Here’s how Matt explains what has to happen to the player who suffered the abuse... and which the team is covering up for fear that news of it would destroy the team’s chances to finish the season and go all the way to the championship final. The boys–Matt and Chris–have been given tickets to a Yankee game and are driven in a limo to the stadium as part of an unspoken bribe to keep them quiet about the incident. On their way home after the game, they have this conversation:
Chris nodded mechanically. Matt turned on the mute until the driver pulled into the park-and-ride off the highway where Dorman had left his car. As soon as the coach was out of the limo, Chris opened the minibar and grabbed three little bottles. He flipped one to Matt.
“You buy that defense shit?” Chris cracked a bottle open and sucked it right down.
“Whatever it takes.” Matt was tired.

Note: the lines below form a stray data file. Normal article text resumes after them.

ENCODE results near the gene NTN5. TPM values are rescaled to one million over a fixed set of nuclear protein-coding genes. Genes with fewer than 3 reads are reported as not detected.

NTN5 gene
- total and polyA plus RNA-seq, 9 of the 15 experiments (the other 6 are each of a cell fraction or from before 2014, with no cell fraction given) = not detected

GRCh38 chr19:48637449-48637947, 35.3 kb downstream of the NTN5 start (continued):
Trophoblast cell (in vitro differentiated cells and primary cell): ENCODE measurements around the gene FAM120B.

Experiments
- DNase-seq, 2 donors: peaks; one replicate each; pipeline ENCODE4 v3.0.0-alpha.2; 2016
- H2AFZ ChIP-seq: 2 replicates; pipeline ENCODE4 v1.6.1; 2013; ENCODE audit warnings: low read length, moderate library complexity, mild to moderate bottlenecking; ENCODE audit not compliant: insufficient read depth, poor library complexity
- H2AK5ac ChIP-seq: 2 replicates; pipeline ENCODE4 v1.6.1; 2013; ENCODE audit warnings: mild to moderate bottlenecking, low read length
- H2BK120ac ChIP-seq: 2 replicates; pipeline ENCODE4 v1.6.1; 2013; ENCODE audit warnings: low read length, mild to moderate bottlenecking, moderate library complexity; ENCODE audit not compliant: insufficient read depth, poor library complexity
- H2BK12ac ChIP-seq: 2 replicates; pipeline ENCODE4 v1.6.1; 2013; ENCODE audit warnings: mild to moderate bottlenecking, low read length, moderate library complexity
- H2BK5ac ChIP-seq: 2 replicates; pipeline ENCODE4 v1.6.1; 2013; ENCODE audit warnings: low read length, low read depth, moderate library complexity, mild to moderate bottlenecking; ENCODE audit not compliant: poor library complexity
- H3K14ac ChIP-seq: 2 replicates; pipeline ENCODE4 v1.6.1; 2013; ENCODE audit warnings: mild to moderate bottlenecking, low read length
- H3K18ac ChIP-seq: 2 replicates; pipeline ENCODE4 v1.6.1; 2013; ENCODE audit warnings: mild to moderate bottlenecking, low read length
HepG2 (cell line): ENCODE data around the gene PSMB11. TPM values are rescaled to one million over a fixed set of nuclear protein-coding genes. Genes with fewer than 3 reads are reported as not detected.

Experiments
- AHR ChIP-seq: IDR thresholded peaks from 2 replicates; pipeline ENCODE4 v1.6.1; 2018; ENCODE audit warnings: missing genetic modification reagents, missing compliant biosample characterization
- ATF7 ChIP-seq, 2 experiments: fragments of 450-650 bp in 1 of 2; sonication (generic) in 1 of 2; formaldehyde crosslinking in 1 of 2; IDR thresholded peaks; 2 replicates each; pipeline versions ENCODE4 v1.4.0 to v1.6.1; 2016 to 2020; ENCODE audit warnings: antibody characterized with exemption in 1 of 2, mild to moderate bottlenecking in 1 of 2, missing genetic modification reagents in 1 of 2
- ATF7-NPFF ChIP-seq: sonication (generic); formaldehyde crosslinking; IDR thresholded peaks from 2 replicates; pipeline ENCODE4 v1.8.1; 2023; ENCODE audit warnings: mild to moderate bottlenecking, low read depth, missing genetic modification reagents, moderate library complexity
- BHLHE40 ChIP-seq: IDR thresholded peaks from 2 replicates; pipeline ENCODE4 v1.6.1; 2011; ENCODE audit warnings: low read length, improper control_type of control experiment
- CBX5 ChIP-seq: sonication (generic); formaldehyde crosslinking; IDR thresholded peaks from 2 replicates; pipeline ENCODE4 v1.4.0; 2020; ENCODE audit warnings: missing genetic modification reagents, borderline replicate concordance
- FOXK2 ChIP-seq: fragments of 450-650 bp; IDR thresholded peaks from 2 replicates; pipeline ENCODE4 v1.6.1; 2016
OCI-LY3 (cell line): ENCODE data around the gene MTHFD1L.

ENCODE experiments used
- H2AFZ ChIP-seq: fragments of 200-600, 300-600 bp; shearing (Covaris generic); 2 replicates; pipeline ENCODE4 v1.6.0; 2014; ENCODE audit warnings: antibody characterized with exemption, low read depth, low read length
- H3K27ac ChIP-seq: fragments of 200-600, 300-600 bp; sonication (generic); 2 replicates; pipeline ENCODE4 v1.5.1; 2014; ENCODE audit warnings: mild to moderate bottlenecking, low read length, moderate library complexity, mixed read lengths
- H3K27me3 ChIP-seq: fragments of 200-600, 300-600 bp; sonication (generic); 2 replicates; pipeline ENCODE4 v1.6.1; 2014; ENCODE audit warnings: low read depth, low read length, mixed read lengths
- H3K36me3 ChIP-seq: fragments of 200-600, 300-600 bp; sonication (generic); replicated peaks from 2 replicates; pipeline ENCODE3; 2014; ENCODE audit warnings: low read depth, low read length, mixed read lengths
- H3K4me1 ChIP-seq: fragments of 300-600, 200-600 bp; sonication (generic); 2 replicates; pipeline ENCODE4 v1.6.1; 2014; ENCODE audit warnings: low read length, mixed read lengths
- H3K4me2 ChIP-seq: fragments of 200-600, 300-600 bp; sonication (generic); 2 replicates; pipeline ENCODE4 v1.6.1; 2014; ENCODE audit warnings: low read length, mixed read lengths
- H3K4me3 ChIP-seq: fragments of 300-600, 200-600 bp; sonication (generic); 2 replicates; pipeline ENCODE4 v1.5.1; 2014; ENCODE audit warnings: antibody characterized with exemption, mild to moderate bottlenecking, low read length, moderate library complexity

“What does that mean?” He cracked the second bottle.
Matt wondered if he was supposed to stop him from drinking it. “Look, Chris, you got to get past the past, pay the price. You want to play?”
“You don’t understand.”
Should I say I do, that I know about your crazy mother, that you’ve got to make a choice if you don’t want to wreck the team? Suck it up. We all do.
“We all have problems.”
“What’s yours?” said Chris. It sounded more like a question than a challenge.
“Got all night?”
That seemed to satisfy him. “You trust Koslo?”
“What’d he want?”
Chris’s face was twisted. “I can’t tell you.”
The limo pulled up in front of small house on a quiet old street. Chris drained the second bottle and dropped it on the floor. He got out without saying good night.
Matt drank his little bottle.
Here, Matt is still numbing himself, drinking to flee from his responsibility as the team's co-captain and from his growing self-awareness that the longer he remains silent about the abuse that he witnessed, the more difficult it will be for him to live with himself.

Again and again, Matt turns away from helping Chris until the plot reaches its climax, and Chris seeks revenge for the act of abuse that the team members forced upon him. No longer can Matt stand idly by, a passive observer, waiting for someone else to act. Yet even this act (which others perceive as heroic) fails to cleanse his soul... because he knows that he could--and should--have done something sooner to prevent Chris from seeking revenge.